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Withdrawing Your Roth IRA Contributions (Followup)

Written by Nickel - 3 Comments

As a followup to my post about withdrawing contributions from your Roth IRA without paying taxes or penalties, I wanted to point out a small(ish) glitch that was brough to my attention by a reader…

Withdrawals from your Roth IRA may make you ineligible to take the extra “saver’s credit” on future contributions. The way it’s figured, you need to subtract withdrawals made in the past few years from the current year’s contributions. In other words, if you took $2000 out two years ago, and put $3000 back in this year, the saver’s credit calculation says you only deserve a credit based on $1000. And you are punished for the withdrawals in this way for several years. So it’s true that you don’t pay taxes or penalties for taking out Roth contributions, but it can still cost you.

Click here for an article on the saver’s credit.

Thanks to reader EC for the tip.

Published on May 19th, 2006
Modified on February 19th, 2008 - 3 Comments
Filed under: Retirement, Saving & Investing, Taxes

About the author: is the founder and editor-in-chief of this site. He's a thirty-something family man who has been writing about personal finance since 2005, and guess what? He's on Twitter!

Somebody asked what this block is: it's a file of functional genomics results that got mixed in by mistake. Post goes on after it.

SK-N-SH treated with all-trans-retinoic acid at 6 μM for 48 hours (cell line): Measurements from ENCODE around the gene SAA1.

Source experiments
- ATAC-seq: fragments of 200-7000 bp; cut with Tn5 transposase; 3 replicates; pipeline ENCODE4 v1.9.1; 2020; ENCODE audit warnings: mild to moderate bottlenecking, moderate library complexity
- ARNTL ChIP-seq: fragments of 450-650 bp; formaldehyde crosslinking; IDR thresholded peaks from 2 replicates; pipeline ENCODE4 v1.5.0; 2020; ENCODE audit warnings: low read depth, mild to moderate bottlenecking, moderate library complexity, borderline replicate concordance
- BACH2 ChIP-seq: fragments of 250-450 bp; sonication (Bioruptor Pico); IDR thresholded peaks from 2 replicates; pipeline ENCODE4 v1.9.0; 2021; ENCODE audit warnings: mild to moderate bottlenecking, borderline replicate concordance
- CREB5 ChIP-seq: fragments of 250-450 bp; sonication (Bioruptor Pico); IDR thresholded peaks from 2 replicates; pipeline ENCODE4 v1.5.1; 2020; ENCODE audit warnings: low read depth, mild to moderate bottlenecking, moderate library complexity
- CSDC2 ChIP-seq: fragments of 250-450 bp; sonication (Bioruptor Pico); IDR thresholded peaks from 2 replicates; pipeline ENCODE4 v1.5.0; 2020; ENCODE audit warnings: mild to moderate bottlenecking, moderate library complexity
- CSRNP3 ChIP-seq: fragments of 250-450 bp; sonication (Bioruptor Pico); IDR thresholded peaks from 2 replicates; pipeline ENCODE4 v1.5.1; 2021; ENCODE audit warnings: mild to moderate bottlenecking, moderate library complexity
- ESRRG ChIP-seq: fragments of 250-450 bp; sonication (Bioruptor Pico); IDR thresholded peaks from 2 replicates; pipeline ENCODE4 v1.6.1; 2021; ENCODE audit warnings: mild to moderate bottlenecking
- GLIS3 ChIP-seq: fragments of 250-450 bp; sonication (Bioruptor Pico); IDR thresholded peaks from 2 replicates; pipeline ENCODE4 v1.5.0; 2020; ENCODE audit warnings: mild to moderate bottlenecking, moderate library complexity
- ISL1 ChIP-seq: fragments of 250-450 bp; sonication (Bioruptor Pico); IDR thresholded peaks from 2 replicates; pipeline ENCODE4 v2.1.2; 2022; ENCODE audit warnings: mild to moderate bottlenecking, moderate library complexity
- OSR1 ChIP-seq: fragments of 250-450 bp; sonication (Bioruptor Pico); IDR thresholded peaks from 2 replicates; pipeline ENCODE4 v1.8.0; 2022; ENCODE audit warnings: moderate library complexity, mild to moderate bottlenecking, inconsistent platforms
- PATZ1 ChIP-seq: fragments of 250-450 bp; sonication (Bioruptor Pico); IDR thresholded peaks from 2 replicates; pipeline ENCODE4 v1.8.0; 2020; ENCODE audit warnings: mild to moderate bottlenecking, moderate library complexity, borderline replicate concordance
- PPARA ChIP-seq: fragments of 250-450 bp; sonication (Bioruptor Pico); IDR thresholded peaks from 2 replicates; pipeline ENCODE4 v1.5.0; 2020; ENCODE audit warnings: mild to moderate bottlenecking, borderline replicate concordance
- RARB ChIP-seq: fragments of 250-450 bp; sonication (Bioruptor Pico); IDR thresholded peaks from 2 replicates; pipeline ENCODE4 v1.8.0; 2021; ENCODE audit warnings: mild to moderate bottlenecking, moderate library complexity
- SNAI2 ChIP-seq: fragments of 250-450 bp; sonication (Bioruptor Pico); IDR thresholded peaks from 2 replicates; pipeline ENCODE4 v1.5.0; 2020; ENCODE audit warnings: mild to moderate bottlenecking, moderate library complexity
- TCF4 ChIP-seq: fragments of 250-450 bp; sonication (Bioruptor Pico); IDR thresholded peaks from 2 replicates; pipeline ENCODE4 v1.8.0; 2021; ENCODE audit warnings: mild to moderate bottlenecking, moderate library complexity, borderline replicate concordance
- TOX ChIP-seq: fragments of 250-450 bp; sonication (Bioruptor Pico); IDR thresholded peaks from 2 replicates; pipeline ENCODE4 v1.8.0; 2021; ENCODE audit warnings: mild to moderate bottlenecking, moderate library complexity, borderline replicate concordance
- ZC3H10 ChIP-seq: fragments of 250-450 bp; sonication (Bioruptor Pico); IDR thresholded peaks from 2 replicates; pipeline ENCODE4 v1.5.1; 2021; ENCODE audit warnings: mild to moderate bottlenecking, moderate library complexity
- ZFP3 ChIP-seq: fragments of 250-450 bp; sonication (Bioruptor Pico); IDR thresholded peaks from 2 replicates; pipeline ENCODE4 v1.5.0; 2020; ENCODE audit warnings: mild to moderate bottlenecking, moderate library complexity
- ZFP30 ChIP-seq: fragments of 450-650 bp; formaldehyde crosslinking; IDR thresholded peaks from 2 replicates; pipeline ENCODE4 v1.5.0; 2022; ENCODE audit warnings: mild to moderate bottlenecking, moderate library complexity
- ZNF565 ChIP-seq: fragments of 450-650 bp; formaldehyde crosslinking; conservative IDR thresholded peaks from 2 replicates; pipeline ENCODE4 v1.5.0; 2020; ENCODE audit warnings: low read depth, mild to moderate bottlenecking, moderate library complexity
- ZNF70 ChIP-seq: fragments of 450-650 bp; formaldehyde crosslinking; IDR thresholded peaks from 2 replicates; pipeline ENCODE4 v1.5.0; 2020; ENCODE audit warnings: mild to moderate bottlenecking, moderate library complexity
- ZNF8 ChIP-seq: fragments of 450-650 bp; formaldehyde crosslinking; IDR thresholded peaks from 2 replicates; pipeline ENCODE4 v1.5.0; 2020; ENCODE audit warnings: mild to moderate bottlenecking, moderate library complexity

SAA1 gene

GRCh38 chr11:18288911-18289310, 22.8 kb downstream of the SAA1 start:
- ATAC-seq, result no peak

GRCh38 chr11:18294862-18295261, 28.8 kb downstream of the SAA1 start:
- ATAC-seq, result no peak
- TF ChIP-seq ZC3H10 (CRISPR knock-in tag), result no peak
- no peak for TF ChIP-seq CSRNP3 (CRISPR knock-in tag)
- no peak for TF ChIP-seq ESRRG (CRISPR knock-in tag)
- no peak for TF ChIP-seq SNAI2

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3 Responses to “Withdrawing Your Roth IRA Contributions (Followup)”

  1. 1
    Flexo Says:

    This is good to know. Thanks EC and nickel for passing this along!

  2. 2
    GaryP Says:

    Had to google “Savers-Credit IRA” to find out what you were talking about. Guess my joint income has been over $50k for the last couple years so it never came up in my radar.

  3. 3
    Jim D Says:

    Great information. My understanding is that ordinary income tax and penalty would be applied to the gain only since it was withdrawn before age 59.5 or in a non qualified fashion. So example would be 15K cost basis and current value of 16,500, tax at ordinary tax rate for that individual as well as 10% penalty would be assessed. If that is not correct, kindly correct me!

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